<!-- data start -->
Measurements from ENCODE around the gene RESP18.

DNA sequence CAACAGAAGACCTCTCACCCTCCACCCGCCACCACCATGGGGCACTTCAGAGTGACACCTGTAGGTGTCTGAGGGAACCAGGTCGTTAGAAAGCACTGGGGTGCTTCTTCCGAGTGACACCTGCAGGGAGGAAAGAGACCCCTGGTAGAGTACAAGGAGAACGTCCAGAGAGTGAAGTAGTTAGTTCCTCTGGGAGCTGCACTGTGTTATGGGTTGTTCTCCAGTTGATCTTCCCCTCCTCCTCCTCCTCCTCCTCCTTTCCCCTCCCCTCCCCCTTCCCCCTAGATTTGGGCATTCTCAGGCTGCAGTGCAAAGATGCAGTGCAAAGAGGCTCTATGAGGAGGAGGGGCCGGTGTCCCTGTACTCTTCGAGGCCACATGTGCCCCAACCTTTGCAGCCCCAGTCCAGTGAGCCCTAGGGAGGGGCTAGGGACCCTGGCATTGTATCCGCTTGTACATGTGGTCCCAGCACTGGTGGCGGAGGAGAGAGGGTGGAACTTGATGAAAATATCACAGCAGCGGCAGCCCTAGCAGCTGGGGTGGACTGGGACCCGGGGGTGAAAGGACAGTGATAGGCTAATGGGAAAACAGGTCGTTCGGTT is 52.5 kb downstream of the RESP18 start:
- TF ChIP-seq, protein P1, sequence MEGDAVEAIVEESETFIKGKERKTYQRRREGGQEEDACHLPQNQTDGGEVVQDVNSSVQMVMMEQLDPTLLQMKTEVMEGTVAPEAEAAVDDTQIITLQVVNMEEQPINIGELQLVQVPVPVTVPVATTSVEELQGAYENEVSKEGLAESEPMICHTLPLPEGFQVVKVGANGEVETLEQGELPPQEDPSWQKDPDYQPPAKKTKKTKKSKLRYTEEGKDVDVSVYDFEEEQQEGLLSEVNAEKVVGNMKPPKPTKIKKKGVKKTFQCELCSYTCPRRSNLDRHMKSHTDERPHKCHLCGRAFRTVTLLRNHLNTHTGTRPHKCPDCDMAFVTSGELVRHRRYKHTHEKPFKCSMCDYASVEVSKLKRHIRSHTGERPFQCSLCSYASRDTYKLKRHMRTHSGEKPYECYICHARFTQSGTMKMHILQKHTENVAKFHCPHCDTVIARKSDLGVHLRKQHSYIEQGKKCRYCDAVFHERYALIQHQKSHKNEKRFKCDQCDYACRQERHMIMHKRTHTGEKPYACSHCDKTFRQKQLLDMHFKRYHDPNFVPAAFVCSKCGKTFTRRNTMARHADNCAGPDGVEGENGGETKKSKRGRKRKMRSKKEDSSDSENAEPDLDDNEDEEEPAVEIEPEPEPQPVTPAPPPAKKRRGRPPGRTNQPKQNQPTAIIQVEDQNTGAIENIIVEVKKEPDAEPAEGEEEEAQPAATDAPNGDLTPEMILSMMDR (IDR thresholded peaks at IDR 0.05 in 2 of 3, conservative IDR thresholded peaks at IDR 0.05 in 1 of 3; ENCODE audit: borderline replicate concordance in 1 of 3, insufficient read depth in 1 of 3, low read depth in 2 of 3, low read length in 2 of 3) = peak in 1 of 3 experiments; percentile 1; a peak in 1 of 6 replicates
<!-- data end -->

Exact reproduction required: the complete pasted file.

Measurements from ENCODE around the gene RESP18.

DNA sequence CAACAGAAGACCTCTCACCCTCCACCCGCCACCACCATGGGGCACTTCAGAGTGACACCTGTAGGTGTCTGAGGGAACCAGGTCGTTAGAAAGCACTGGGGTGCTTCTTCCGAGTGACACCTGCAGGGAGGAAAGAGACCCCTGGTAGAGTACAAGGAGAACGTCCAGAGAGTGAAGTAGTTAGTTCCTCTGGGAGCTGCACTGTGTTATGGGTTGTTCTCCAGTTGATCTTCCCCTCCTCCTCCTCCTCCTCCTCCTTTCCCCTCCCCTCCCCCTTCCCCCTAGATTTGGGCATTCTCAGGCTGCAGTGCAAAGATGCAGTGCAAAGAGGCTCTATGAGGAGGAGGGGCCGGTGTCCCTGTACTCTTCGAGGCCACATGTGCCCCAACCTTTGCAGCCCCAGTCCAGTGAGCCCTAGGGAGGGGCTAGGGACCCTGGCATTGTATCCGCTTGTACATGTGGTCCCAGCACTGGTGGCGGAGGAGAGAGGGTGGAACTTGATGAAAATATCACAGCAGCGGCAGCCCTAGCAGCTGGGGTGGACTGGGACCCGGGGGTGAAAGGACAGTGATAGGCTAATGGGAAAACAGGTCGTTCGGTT is 52.5 kb downstream of the RESP18 start:
- TF ChIP-seq, protein P1, sequence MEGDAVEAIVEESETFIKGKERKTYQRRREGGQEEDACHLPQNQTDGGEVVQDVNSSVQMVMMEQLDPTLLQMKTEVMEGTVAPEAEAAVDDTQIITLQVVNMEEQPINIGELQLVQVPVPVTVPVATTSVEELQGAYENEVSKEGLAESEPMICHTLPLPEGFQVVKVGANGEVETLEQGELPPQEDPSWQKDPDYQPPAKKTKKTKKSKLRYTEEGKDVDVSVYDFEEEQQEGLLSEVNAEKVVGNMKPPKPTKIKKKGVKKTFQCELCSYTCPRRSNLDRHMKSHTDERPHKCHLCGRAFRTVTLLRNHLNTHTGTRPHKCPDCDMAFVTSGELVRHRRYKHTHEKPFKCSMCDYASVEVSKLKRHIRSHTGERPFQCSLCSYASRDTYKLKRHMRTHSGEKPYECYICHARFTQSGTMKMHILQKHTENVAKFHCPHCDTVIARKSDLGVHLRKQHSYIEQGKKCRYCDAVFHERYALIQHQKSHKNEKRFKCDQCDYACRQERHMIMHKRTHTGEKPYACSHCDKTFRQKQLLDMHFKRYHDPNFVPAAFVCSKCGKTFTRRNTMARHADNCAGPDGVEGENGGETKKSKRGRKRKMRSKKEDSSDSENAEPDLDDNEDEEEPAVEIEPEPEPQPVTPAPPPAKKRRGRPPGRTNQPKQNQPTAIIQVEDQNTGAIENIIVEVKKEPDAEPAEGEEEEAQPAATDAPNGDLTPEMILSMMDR (IDR thresholded peaks at IDR 0.05 in 2 of 3, conservative IDR thresholded peaks at IDR 0.05 in 1 of 3; ENCODE audit: borderline replicate concordance in 1 of 3, insufficient read depth in 1 of 3, low read depth in 2 of 3, low read length in 2 of 3) = peak in 1 of 3 experiments; percentile 1; a peak in 1 of 6 replicates